Our understanding of the facts in the present matter is that before 1986, the Respondents did not take any measure to stop or restrict the Appellant. Thus, it cannot be said that because a legal notice was sent for one trade mark and not for another the Appellants could have fallen into a belief that they could arrange their affairs in a manner that they would not have to withdraw their brand. There was no communication between the parties but mere silence. Now the issue is can silence amount to acquiescence. We believe that, though the Supreme Court reads M/s. Power Control Appliances and Ors. v. Sumeet Machines Pvt. Ltd.[5] it does not understand its import that acquiescence is a positive act as also held recently by the Supreme Court in Wockhardt Limited v. Torrent Pharmaceuticals Ltd. and Ors.[6]

Thus, we are of view that if the case in question would have been decided today, the result could have been different.

Wrongful Omission of ‘Evidence of Confusion’ Argument of Respondents

In the present case, the Registrar (Considerable, first Court of Instance) finds that there is evidence of some customers are being persuaded into thinking that ‘Peter Scot’ is a Scotch whisky. This evidence was admittedly not rebutted by Respondents. However, the Supreme Court despite recognising that the Respondents have made an argument that there is evidence to demonstrate confusion in the present case, omits to rule on the same and goes on to rule on the test of affluent buyers. Without giving a finding on such an important fact, can we say that the present decision has done justice?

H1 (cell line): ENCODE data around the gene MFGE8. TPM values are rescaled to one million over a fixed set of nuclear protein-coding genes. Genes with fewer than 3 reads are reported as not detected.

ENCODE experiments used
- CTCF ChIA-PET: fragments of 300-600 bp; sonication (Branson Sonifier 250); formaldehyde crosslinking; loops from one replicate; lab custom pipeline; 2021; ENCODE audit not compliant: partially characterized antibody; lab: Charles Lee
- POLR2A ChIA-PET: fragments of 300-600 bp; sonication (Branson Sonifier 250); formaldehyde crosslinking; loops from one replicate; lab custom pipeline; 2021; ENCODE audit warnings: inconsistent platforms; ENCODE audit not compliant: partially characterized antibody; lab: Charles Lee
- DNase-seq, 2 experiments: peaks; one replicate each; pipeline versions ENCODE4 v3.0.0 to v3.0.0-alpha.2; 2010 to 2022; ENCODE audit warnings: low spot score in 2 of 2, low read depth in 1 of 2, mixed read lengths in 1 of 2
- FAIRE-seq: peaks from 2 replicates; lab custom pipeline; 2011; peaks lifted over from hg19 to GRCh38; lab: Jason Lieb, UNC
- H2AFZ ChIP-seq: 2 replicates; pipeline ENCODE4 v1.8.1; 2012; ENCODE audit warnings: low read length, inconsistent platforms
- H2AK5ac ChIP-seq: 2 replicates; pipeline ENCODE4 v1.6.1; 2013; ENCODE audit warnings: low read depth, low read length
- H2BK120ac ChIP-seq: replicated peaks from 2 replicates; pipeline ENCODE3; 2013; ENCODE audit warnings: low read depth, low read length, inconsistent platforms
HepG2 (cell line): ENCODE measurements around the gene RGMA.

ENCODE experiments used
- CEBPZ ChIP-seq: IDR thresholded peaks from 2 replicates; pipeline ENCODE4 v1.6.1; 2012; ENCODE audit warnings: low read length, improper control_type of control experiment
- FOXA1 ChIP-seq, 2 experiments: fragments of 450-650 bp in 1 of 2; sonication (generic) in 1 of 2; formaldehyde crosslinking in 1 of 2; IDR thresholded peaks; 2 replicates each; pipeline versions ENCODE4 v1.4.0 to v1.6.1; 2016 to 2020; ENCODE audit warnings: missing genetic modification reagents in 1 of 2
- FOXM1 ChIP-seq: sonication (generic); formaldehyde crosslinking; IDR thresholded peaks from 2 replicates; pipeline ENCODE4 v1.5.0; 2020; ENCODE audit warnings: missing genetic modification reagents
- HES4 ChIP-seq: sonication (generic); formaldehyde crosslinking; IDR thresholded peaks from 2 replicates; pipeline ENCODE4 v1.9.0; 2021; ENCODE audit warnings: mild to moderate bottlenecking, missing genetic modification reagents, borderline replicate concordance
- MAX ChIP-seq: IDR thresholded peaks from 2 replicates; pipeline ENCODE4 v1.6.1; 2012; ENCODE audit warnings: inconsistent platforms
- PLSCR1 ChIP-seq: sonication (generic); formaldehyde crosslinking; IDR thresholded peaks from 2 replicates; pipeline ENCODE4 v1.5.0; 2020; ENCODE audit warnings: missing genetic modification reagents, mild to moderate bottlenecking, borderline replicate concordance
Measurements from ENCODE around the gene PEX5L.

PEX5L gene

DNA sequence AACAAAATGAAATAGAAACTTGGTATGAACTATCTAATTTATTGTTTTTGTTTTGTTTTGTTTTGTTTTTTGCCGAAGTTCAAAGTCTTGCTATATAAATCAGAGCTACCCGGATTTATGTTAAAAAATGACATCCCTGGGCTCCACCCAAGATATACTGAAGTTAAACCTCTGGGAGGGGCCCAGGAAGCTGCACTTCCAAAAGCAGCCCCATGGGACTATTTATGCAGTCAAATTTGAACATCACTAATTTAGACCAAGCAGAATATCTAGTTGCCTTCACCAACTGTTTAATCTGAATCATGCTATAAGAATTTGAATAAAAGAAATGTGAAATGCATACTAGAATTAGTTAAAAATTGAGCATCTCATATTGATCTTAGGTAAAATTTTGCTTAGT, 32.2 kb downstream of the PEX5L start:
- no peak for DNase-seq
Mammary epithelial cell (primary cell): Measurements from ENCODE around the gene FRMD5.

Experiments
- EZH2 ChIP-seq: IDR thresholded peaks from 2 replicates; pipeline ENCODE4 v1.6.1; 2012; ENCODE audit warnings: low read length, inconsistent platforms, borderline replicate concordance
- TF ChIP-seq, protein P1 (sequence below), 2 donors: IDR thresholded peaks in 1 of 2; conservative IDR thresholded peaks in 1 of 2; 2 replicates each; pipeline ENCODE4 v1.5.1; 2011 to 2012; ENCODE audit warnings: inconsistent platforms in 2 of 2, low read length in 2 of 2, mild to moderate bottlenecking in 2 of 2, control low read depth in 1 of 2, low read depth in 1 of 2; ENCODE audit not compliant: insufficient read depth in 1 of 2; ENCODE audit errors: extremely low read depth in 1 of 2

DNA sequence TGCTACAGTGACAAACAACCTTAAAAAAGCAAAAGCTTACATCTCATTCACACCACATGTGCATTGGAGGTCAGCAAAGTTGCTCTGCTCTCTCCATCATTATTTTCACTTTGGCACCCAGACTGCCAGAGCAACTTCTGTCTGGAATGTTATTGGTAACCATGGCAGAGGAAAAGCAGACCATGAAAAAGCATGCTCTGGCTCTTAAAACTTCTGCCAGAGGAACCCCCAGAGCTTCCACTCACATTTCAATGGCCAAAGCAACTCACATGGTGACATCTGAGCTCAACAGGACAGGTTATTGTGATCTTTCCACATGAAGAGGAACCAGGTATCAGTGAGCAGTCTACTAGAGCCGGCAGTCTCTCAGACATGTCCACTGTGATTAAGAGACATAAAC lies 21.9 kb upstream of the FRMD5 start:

[1] The Respondents came to know about the Appellant when they received a notice of the advertisement of the mark PETER SCOT in the Trade Marks Journal from Wildbore and Gibbons in 1974.

[2] 2001 PTC 541 (SC)

[3] Question of comparison of two marks has to be approached from the point of view of unwary purchaser of average intelligence and imperfect recollection as held in Amritdhara Pharmacy v. Satya Deo Gupta, AIR 1963 SC 449

[4] Baker Hughes Limited & Anr. v. Hiroo Khushalani & Anr.; 74 (1998) DLT 715

[5]  (1994) 2 SCC 448

[6]  2018 (76) PTC 225 (SC)

Contribution by: Ms. Pragati Pachisia, JCCLC, Kolkata


Similar Posts

Leave a Reply

Your email address will not be published. Required fields are marked *